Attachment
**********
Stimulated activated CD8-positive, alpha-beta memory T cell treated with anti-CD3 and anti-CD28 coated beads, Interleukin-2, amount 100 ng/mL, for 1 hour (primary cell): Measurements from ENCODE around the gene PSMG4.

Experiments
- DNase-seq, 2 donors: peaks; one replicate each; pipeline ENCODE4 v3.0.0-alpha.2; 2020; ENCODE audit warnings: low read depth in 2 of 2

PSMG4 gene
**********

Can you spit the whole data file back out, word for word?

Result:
Stimulated activated CD8-positive, alpha-beta memory T cell treated with anti-CD3 and anti-CD28 coated beads, Interleukin-2, amount 100 ng/mL, for 1 hour (primary cell): Measurements from ENCODE around the gene PSMG4.

Experiments
- DNase-seq, 2 donors: peaks; one replicate each; pipeline ENCODE4 v3.0.0-alpha.2; 2020; ENCODE audit warnings: low read depth in 2 of 2

PSMG4 gene